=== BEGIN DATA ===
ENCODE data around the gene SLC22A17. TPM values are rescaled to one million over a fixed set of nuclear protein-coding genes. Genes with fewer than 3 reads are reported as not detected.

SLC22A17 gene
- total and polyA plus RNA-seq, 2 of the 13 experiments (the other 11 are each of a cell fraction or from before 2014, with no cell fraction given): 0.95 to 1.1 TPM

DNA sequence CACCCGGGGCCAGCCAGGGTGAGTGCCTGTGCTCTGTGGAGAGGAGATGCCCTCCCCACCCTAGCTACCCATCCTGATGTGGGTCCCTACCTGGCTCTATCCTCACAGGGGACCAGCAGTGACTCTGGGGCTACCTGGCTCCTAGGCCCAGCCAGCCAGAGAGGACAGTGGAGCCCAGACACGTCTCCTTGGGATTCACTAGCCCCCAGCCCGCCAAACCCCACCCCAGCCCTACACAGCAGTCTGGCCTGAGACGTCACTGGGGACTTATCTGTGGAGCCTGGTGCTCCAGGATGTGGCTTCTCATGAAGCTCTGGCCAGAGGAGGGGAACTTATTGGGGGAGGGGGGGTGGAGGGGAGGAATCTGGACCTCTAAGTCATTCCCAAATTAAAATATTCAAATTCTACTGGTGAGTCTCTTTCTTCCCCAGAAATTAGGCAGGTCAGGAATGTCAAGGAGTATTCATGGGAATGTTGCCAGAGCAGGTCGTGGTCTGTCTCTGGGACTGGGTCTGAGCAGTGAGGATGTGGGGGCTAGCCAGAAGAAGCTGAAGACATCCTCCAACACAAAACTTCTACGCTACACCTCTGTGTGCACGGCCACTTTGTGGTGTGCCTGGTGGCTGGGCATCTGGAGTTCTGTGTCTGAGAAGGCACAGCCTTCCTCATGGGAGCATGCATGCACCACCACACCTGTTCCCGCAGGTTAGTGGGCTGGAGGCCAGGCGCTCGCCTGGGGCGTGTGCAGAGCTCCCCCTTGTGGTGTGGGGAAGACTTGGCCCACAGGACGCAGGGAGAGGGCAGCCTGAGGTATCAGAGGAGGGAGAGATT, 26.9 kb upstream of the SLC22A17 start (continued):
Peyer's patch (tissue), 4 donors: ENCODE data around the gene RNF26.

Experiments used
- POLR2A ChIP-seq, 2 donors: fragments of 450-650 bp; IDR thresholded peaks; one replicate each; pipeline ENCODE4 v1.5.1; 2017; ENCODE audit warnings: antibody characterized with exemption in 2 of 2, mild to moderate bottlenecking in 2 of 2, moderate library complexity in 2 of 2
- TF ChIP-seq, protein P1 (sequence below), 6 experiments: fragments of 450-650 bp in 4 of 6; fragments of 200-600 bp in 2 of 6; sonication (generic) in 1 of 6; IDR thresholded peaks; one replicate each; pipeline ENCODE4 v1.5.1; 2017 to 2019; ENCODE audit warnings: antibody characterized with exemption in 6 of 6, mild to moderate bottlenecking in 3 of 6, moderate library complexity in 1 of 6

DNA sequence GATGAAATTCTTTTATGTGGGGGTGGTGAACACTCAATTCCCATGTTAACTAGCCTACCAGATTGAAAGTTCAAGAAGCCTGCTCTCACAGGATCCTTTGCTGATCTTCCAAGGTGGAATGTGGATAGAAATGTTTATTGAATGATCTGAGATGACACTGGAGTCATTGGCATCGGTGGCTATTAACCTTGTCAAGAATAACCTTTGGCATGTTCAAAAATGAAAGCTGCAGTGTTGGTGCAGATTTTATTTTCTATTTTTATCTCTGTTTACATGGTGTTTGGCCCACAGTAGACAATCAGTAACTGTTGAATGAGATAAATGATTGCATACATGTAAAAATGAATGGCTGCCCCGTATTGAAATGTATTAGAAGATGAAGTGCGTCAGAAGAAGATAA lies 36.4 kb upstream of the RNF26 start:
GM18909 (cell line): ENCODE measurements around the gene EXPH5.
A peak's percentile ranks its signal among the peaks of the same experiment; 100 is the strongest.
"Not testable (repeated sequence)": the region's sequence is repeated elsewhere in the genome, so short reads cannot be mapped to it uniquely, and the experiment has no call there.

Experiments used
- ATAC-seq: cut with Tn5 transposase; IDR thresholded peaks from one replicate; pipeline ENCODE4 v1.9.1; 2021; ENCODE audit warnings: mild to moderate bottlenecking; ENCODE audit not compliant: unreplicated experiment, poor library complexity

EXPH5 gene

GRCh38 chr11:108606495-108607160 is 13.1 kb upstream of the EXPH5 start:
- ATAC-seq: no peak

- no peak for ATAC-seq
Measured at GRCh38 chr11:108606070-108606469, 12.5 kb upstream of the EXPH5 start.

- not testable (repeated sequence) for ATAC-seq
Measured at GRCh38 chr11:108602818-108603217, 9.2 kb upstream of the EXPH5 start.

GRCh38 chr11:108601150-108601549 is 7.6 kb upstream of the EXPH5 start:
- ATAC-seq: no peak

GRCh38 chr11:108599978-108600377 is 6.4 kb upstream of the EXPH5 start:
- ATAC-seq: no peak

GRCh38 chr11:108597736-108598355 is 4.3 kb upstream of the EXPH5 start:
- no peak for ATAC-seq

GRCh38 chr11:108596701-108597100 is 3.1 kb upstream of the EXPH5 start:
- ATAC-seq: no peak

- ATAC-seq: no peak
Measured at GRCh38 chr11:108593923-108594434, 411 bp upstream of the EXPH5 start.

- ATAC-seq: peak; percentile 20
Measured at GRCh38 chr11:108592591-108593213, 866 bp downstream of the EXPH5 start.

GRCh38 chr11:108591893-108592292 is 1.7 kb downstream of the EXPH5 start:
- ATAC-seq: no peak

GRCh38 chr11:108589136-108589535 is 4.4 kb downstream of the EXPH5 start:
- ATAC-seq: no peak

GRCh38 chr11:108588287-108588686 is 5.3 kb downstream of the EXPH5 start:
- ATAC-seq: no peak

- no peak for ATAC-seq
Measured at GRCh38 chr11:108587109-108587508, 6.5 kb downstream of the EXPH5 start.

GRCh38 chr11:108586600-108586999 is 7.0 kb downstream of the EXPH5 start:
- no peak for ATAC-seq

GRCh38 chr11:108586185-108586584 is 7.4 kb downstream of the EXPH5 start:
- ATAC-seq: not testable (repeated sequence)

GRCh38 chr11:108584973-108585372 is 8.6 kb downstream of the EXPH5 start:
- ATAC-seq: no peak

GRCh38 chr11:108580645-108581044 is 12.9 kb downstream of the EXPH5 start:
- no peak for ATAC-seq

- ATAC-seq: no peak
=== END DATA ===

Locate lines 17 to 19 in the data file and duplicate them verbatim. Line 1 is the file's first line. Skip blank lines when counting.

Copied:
- ATAC-seq: no peak

- no peak for ATAC-seq
Measured at GRCh38 chr11:108606070-108606469, 12.5 kb upstream of the EXPH5 start.